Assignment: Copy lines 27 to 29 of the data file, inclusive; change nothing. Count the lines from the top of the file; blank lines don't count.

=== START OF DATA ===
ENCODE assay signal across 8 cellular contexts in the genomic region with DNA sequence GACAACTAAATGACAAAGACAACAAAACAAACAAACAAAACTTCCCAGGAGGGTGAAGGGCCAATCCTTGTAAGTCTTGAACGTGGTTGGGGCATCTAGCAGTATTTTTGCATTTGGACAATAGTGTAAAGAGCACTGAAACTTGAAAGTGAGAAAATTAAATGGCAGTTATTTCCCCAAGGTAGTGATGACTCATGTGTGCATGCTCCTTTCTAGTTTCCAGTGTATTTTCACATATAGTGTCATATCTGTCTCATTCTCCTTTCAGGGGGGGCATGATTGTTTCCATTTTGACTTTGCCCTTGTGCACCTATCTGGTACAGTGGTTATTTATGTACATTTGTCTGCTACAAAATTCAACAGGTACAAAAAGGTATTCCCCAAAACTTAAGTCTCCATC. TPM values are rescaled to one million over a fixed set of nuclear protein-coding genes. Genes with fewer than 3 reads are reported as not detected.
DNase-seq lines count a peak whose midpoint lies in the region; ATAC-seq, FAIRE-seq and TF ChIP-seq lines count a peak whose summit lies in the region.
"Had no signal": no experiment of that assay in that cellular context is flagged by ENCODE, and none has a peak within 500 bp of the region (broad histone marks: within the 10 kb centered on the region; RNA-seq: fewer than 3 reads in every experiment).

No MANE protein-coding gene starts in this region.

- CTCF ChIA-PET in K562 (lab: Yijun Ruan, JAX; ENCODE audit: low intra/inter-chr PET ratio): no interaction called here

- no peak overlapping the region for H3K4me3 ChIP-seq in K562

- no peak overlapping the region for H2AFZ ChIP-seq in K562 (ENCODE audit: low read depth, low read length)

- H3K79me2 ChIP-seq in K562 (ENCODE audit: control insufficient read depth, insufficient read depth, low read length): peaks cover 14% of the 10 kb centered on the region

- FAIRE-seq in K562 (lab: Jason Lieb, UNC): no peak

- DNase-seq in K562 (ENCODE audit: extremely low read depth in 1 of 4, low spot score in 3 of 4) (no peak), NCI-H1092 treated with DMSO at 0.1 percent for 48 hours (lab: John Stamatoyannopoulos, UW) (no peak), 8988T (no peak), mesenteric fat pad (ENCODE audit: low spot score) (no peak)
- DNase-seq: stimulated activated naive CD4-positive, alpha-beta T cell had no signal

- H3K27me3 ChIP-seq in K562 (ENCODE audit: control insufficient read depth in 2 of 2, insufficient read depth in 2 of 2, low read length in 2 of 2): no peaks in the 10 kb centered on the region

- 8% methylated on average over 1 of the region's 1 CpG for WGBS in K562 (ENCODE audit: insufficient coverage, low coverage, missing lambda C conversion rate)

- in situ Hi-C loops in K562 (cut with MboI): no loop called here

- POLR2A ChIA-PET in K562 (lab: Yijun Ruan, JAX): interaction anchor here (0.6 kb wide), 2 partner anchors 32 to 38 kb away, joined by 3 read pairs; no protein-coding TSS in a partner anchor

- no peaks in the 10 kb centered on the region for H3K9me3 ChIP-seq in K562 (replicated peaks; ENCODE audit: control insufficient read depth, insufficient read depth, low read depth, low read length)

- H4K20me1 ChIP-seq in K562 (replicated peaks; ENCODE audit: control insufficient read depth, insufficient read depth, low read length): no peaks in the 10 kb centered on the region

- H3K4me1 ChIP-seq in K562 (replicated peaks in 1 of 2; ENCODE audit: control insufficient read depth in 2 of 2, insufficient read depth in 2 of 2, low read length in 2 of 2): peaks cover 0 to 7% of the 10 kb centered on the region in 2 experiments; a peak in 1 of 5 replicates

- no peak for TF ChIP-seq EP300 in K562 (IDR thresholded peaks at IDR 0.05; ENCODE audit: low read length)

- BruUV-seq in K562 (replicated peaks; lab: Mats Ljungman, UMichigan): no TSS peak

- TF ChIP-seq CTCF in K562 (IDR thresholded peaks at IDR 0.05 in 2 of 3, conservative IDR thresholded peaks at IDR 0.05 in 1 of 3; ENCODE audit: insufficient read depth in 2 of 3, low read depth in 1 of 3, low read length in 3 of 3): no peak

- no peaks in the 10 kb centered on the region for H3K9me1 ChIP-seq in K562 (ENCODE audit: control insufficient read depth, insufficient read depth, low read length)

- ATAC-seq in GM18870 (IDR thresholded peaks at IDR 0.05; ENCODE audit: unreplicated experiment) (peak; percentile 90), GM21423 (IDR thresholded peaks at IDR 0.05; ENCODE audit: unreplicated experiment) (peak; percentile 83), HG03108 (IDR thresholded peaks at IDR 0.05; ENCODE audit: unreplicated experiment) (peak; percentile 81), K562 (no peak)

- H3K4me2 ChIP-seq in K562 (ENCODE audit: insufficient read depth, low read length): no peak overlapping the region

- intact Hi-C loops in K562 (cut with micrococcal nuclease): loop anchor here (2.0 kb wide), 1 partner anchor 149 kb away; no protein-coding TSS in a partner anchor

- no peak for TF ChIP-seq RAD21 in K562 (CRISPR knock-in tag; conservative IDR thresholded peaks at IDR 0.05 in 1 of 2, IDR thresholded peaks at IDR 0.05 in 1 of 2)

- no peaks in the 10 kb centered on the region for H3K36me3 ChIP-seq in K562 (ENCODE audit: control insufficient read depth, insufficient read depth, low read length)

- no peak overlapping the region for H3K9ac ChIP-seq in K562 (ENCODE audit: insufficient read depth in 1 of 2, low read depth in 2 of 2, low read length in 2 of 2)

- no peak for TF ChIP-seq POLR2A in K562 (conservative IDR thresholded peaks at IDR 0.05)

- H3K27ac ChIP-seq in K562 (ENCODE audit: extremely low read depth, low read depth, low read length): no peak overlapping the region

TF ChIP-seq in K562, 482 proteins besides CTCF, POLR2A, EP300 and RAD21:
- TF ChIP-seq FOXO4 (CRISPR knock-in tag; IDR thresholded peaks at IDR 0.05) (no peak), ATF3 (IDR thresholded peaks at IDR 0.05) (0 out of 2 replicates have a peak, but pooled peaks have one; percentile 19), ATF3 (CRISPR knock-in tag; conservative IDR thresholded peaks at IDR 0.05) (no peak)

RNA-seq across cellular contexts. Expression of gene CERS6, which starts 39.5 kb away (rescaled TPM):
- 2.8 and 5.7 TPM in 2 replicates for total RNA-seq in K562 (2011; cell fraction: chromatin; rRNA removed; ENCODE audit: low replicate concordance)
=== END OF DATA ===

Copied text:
- no peaks in the 10 kb centered on the region for H3K36me3 ChIP-seq in K562 (ENCODE audit: control insufficient read depth, insufficient read depth, low read length)

- no peak overlapping the region for H3K9ac ChIP-seq in K562 (ENCODE audit: insufficient read depth in 1 of 2, low read depth in 2 of 2, low read length in 2 of 2)

- no peak for TF ChIP-seq POLR2A in K562 (conservative IDR thresholded peaks at IDR 0.05)